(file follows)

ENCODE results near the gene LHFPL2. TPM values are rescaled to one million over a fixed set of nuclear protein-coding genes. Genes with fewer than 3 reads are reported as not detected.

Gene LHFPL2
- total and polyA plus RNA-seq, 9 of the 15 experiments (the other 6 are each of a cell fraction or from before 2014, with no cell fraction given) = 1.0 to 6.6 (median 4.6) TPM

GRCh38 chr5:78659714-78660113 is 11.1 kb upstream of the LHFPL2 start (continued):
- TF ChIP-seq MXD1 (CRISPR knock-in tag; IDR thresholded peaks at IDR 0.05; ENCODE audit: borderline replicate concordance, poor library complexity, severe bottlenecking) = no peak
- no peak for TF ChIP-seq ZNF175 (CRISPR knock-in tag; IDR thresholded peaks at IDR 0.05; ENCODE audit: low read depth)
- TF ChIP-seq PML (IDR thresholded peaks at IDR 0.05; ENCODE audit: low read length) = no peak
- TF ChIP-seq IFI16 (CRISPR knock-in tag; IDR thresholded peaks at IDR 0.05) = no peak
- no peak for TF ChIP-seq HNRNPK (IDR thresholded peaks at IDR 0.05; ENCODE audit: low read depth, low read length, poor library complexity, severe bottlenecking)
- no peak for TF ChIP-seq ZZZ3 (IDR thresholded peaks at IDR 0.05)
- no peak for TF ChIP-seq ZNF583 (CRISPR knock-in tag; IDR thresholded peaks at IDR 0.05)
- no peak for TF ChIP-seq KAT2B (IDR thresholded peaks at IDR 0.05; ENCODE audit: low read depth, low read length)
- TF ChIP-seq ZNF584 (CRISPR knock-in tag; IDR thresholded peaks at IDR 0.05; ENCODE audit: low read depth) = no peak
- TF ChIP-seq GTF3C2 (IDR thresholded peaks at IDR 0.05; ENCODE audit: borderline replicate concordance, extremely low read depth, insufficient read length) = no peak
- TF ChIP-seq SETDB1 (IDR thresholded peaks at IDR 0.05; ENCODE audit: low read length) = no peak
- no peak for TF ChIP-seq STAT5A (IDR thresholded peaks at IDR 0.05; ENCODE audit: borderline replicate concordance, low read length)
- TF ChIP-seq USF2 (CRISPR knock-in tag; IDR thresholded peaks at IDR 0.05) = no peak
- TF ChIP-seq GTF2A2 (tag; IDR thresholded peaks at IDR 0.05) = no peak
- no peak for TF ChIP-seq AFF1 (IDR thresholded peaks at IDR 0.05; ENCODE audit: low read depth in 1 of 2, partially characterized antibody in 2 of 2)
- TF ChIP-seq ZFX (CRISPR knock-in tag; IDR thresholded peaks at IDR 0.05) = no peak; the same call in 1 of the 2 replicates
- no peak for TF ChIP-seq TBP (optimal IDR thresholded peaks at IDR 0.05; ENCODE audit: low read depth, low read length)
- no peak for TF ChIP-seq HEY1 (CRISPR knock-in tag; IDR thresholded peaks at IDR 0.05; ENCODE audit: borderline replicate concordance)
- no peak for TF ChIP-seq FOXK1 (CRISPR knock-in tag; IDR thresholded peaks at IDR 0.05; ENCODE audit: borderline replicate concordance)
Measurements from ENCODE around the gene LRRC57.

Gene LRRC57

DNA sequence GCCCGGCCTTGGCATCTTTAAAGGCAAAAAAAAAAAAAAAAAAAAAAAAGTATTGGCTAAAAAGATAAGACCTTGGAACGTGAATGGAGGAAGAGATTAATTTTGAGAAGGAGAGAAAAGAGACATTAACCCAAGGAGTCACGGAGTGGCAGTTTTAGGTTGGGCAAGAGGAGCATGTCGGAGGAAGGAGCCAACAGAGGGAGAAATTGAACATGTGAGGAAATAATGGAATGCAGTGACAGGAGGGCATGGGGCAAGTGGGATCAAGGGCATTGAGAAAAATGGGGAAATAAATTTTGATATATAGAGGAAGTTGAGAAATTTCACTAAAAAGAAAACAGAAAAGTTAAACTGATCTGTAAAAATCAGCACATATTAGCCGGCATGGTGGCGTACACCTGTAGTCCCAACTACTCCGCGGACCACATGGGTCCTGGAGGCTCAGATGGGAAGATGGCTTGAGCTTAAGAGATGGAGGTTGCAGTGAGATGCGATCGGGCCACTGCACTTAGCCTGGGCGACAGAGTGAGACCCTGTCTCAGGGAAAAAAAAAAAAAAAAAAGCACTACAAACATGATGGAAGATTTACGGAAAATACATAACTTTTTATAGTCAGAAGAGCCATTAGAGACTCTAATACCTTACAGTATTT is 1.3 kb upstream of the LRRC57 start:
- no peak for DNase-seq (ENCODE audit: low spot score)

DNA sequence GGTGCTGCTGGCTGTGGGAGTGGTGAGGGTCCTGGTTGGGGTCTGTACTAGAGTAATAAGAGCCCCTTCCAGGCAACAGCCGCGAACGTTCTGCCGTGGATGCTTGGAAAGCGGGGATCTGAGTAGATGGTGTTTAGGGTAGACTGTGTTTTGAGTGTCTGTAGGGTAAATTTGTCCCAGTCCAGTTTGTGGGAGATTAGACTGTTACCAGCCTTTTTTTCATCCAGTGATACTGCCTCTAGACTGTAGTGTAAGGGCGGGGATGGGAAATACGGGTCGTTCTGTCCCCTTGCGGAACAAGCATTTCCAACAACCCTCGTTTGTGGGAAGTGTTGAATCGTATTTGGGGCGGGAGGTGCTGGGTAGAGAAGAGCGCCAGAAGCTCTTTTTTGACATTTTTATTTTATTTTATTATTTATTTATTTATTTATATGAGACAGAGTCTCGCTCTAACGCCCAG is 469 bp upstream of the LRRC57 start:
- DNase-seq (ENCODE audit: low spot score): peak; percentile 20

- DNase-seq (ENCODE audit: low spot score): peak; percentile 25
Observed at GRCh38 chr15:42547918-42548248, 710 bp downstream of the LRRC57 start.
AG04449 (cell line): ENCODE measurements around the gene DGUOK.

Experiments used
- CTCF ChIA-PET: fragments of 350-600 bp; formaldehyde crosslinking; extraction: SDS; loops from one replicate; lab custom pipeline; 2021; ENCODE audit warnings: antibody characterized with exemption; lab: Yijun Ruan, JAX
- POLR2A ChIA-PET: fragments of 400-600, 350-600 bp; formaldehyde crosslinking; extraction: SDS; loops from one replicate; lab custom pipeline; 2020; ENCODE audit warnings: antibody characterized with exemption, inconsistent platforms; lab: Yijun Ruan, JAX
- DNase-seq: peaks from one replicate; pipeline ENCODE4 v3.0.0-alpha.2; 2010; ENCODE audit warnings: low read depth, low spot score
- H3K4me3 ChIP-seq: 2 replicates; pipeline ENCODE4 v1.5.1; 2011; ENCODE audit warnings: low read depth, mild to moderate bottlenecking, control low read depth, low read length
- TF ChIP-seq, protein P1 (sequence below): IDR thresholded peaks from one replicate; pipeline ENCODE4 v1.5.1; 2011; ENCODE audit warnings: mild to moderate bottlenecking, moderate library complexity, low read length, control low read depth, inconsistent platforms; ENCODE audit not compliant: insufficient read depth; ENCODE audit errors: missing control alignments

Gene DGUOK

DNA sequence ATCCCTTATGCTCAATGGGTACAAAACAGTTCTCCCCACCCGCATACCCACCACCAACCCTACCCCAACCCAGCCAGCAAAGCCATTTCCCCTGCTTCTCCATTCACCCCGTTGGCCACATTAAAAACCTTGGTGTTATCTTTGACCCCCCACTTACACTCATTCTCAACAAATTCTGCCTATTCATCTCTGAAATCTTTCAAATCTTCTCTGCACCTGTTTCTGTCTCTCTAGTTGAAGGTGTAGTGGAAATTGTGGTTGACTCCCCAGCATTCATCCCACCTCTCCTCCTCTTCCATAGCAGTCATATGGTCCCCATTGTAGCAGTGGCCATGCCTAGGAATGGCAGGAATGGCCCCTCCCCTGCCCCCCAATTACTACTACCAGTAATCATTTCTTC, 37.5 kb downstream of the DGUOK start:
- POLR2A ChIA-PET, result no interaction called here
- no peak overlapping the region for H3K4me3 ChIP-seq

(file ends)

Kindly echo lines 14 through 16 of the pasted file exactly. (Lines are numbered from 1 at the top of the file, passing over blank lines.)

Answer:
- TF ChIP-seq GTF3C2 (IDR thresholded peaks at IDR 0.05; ENCODE audit: borderline replicate concordance, extremely low read depth, insufficient read length) = no peak
- TF ChIP-seq SETDB1 (IDR thresholded peaks at IDR 0.05; ENCODE audit: low read length) = no peak
- no peak for TF ChIP-seq STAT5A (IDR thresholded peaks at IDR 0.05; ENCODE audit: borderline replicate concordance, low read length)